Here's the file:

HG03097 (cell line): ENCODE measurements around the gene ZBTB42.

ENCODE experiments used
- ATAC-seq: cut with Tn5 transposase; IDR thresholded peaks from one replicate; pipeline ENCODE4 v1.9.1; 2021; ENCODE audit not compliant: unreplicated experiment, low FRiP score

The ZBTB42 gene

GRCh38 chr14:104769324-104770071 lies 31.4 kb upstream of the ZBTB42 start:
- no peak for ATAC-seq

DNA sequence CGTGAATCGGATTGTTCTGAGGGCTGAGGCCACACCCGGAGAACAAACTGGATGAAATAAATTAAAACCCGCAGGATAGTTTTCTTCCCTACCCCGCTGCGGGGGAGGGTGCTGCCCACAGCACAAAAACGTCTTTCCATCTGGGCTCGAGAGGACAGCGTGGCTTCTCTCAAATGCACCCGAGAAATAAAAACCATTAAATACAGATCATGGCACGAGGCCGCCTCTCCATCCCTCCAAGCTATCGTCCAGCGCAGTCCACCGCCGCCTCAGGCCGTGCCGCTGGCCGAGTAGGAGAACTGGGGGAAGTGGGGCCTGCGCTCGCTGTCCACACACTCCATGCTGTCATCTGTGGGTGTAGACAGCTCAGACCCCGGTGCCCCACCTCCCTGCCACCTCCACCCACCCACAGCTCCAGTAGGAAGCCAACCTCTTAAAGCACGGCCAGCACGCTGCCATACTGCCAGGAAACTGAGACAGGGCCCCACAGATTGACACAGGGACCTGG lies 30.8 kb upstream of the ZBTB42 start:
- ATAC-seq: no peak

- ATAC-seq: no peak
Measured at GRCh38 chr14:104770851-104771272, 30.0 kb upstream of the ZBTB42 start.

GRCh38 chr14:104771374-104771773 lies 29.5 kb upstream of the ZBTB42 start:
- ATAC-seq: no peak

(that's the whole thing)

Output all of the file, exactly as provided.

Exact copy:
HG03097 (cell line): ENCODE measurements around the gene ZBTB42.

ENCODE experiments used
- ATAC-seq: cut with Tn5 transposase; IDR thresholded peaks from one replicate; pipeline ENCODE4 v1.9.1; 2021; ENCODE audit not compliant: unreplicated experiment, low FRiP score

The ZBTB42 gene

GRCh38 chr14:104769324-104770071 lies 31.4 kb upstream of the ZBTB42 start:
- no peak for ATAC-seq

DNA sequence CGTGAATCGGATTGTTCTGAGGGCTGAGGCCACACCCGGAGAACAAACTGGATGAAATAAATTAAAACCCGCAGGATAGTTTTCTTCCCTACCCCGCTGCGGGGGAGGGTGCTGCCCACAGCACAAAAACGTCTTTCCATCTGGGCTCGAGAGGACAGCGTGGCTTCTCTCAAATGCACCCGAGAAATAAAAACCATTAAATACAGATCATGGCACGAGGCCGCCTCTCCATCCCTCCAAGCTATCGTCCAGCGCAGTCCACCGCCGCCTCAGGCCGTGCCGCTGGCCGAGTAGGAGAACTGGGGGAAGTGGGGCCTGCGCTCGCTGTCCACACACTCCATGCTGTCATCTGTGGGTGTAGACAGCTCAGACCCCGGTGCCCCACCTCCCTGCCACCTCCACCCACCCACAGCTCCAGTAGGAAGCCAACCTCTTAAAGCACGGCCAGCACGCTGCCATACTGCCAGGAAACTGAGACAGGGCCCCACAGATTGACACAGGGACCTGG lies 30.8 kb upstream of the ZBTB42 start:
- ATAC-seq: no peak

- ATAC-seq: no peak
Measured at GRCh38 chr14:104770851-104771272, 30.0 kb upstream of the ZBTB42 start.

GRCh38 chr14:104771374-104771773 lies 29.5 kb upstream of the ZBTB42 start:
- ATAC-seq: no peak